A few years ago just before Thanksgiving, a woman named Anna pulled up to the barn at Catskill Animal Sanctuary. I walked out to meet her; we’d been expecting her and her passenger.

In a crate inside her wagon, a large turkey was close to hyperventilating. Her legs were splayed out  — a debilitating condition brought on by an industry that forces animals to grow so quickly that many die of heart attacks within the first weeks of life.

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As we settled the bird we named “Henrietta” into her new home, I asked Anna what compelled her to save this one turkey’s life.

“She was cute,” she said.

“So what are you having for Thanksgiving dinner?” I asked. It was the obvious next question.

“Turkey.”

A few weeks after a woman chose to spare one turkey and take another’s life, the one spared became a member of the Underfoot Family, a motley crew of birds, pigs, sheep, and goats who freely roam Sanctuary grounds during working hours.

 

Henrietta was a force of nature. Every morning, she rushed from her house with abandon and exuberance. She took a nanosecond to survey the scene and then began to talk. And talk. And talk.

“Good morning, bird,” we’d say. She’d come as close as she could, tilt her head to look us in the eye, then respond with a beautiful trill. When we stroked her, she blinked that long, languid blink that those who live with cats know well. It’s a sign of affection used by these sensitive, emotional animals.

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Henrietta’s day wasn’t complete unless she spent time with Atlas, a goat crippled from neglect. She nestled her big bird body next to his as he lay on a pile of straw. She talked softly to him, and Atlas rubbed his cheek over Henrietta’s back. They often slept together, side by side. They loved each other.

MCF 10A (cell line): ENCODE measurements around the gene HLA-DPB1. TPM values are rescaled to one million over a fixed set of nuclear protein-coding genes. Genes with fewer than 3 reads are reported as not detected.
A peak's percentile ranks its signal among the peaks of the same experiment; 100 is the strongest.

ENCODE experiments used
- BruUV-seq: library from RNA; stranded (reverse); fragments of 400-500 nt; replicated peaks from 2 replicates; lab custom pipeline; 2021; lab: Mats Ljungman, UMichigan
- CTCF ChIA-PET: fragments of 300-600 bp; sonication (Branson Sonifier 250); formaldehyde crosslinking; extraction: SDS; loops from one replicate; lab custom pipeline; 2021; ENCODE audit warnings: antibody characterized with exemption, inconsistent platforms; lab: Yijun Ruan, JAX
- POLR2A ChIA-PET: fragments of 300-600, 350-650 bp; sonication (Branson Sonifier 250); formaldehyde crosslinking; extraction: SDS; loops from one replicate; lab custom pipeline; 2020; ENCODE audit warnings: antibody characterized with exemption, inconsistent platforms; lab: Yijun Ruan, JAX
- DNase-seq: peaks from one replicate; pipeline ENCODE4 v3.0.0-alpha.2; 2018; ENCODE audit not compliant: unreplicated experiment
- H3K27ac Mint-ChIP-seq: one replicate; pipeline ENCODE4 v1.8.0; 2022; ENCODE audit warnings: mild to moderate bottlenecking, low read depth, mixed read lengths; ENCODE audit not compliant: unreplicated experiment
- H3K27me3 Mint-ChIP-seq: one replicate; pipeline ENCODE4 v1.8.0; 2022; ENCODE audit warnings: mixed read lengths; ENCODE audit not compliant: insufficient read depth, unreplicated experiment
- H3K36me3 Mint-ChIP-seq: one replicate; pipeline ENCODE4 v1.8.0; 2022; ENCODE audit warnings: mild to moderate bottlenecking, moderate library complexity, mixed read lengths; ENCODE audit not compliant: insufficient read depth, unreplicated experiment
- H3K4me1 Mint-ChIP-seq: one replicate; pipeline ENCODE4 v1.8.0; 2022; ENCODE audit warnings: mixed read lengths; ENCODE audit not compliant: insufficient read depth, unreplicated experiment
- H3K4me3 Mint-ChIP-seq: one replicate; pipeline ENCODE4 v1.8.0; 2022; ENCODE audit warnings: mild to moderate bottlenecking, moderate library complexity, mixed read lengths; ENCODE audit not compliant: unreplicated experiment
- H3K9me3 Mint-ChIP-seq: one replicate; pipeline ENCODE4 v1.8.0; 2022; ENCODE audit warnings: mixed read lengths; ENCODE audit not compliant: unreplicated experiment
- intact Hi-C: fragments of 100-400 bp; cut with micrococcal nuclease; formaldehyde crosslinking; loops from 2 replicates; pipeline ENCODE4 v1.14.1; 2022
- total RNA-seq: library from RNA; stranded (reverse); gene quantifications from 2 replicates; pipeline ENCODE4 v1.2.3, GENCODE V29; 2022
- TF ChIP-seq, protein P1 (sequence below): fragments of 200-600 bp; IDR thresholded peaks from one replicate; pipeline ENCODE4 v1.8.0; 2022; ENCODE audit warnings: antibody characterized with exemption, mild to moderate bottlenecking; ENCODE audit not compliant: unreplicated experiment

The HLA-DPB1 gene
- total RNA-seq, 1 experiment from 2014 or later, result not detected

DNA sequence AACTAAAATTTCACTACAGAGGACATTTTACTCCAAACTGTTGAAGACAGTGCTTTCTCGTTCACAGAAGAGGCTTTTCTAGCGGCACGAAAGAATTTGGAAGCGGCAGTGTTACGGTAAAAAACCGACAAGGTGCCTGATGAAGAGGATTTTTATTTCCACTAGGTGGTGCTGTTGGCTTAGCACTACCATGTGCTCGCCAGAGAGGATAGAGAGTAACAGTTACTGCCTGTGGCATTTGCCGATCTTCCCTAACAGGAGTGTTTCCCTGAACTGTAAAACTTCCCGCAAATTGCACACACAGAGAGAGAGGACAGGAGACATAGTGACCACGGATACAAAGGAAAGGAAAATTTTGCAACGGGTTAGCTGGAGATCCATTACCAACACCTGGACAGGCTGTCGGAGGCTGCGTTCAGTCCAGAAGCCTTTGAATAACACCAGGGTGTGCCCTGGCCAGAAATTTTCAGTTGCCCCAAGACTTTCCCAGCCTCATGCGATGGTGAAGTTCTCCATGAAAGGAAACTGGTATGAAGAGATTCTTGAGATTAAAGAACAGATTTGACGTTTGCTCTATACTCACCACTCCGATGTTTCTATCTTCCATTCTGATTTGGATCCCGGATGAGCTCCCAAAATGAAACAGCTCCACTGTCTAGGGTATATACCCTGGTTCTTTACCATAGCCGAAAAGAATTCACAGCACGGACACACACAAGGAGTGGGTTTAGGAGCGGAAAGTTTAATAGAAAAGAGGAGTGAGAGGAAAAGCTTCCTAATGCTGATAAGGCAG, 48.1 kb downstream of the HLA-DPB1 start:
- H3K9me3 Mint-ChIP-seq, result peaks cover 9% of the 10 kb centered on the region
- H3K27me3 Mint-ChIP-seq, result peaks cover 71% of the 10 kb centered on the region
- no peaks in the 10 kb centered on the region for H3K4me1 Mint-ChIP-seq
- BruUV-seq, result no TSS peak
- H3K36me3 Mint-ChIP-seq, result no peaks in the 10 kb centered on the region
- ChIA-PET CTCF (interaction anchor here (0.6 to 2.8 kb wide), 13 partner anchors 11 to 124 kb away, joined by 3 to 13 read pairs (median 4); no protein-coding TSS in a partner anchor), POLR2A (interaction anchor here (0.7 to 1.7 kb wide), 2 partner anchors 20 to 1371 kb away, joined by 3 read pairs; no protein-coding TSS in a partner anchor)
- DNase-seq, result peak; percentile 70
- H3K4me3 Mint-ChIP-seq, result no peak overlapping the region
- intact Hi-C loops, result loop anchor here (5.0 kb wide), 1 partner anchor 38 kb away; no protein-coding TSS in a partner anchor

Relationships among farm animals are no less meaningful than my relationship with Chumbley, the dog who sleeps next to me at night. Just because few humans witness these friendships doesn’t mean they don’t exist. Indeed, when one works among animals, she learns a life-altering truth that’s become Catskill’s mantra: in ways that truly matter, we are all the same.

 

It’s a fact known to all of us lucky enough to share our days with animals. Given the chance to thrive, “food” animals exhibit every emotion and many behaviors some humans consider “ours” alone: joy, sadness, anger, impatience, contentment, jealousy, inquisitiveness, affection … and so on. Pigs laugh. If they’re not in too much pain from industry-induced size, turkeys love to accompany our weekend tours. They meander into the group, find one person, toddle over to say hello, then stroll with us as we make our way through the grounds, meeting friend after friend. The animals who call Catskill home are exceptional ambassadors, doing more than we humans ever can to help visitors understand that animals don’t belong on the table.

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When I became vegan years ago, it was because I didn’t want to participate in the torture of animals whose desire to live and to thrive is as strong as mine. But today there’s another urgency. Unless humanity faces the collision course that we’re on — largely driven by our diet — and takes responsibility for changing it, we’re all doomed. Rapid population growth and the Westernization of developing countries translates to increased meat consumption, which translates to more water use, more fossil fuel production, more land and water degradation, more climate instability…all of which collectively translate to disaster. The Earth ain’t gettin’ bigger to keep pace with our demands. How long before we, the most invasive species that has ever lived, destroy the planet that sustains us all?

 

It’s easy to feel discouraged and powerless given the current political climate. But Catskill Animal Sanctuary chooses to believe in each person’s capacity to change. We are redoubling our commitment to a world free from suffering and growing our capacity — with a mentoring program, a youth leadership program, an expanded culinary program, and more. We vow to stand tall, and to speak for all of us — the two and four-legged, the furred and the feathered — no matter how dark the upcoming days. We honor all of you who share our vision, and during this time of Thanksgiving, offer our friendship and our gratitude.

Onward.

All Image Source: Catskill Animal Sanctuary